Brooklyn designer unveils a new game to success on Kickstarter

Jonathan Bobrow takes game design in a completely new direction with Blinks.

Blinks by Move38 just launched. (Courtesy photo)

It’s not every day that someone creates a new platform for games, but today is one of them.

Brooklyn designer Jonathan Bobrow and his company Move38 announced the launch of a new game, or more accurately, a new platform for games Tuesday morning. It’s called Blinks, and it’s made up of LED-blinking hexagons that cling to each other with magnets. Up just a few days on Kickstarter, it’s already raised more than $28,000 of a $75,000 goal.

“I think we are too consumed with screen-based devices and I love the thought of handling smart objects that focus on tactility, the hands-on aspect rather than overwhelm with information,” Bobrow explained in a text message Tuesday morning.

Although Blinks will come with the rules for three games you can play with them, it’s more like playing cards than it is like Clue. That’s because new games will be invented using Blinks, several of which are under development now by game designers.

“It’s hard to predict the commercial appeal of this novel, open platform for casual, digital tabletop games,” one of Blinks’ investors, Adam Huttler, explained in a post on Medium. “One thing I do know, though, is that Blinks are authentically new — a genuine innovation in an industry that is as old as chess and sees lots of product launches but very little fundamental change.”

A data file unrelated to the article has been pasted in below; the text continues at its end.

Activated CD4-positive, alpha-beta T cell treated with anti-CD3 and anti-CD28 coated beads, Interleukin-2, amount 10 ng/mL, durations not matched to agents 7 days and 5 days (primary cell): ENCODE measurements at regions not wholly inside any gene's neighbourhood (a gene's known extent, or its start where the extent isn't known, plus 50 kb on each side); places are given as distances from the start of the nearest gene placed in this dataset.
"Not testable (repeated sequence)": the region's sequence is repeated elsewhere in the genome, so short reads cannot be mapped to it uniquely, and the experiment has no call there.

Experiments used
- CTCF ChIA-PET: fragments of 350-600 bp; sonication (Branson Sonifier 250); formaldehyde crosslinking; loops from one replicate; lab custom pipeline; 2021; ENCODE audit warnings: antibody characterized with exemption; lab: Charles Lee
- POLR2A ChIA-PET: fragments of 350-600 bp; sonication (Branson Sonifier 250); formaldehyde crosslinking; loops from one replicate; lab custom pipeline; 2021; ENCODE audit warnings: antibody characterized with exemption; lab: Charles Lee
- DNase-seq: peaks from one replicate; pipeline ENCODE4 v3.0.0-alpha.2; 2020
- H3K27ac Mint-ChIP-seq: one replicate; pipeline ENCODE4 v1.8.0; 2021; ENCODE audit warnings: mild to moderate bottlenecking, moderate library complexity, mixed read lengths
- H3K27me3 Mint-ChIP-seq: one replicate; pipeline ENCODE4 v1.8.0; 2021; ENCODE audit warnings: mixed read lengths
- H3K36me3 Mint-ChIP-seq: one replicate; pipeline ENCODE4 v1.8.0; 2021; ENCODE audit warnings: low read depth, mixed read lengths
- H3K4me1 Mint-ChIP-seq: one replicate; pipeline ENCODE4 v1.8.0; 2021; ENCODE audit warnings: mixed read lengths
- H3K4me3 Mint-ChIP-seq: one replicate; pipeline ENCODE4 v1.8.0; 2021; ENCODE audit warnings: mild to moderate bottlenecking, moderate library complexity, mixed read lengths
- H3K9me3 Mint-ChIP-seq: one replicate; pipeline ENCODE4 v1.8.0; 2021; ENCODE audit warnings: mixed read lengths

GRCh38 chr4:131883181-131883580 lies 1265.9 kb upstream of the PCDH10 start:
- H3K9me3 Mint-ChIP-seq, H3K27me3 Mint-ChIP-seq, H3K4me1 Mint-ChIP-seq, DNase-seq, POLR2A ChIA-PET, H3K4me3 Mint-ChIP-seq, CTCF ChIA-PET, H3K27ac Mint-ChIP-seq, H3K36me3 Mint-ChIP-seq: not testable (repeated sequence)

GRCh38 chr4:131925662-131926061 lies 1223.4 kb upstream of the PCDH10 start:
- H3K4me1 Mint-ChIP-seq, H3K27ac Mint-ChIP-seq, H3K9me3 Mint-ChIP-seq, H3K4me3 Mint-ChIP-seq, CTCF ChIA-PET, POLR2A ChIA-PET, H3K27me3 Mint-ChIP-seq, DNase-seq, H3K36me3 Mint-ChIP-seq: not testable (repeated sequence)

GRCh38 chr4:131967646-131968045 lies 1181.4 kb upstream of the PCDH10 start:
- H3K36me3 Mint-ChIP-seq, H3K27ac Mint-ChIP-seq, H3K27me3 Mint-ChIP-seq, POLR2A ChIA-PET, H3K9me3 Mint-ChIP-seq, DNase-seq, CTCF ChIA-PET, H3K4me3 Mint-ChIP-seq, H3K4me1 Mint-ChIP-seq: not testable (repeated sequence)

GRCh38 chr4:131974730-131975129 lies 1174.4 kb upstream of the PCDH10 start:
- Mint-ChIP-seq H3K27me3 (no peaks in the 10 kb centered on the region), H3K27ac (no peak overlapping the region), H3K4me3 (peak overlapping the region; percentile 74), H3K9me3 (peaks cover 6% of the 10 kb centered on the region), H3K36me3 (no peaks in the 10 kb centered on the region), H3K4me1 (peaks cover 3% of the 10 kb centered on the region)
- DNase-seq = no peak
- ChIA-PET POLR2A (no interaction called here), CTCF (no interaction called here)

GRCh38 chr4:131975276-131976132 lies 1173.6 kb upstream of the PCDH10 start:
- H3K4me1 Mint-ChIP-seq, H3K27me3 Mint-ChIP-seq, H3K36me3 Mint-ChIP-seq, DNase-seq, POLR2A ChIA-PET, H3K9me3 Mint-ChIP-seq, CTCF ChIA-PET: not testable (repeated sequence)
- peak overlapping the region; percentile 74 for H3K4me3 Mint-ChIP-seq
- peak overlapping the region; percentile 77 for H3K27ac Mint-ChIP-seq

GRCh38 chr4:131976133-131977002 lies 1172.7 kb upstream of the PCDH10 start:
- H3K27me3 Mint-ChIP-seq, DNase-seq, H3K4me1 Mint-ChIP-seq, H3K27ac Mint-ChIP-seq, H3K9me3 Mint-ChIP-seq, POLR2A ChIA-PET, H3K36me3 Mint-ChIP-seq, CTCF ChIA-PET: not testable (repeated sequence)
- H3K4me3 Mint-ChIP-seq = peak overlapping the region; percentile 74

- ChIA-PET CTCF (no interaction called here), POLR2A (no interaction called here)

Bobrow, who was named by his peers as one of the best designers working in Brooklyn in our list Your favorite designer’s favorite designers: 21 of Brooklyn’s top firms and people, explained that the idea for Blinks came from Conway’s Game of Life (not the Hasbro game).

Blinks is meant to game a game platform as much as a game itself.

Blinks is meant to game a game platform as much as a game itself. (Courtesy photo)

“It’s a simple rule set on a grid about how a cell will behave based on neighboring cells, that emerges beautiful and seemingly biological looking life-forms through its patterns,” wrote Bobrow. “I wanted to bring that kind of emergent behavior off of the screen and allow it to be handled. It turned out that using those kinds of properties for gameplay and the result of Blinks made for a compelling excuse to play and hang out with friends.”

Bobrow’s previous projects include Troxes, a sort of legos for the modern, though still unplugged kid.

Companies: Kickstarter
Series: Brooklyn

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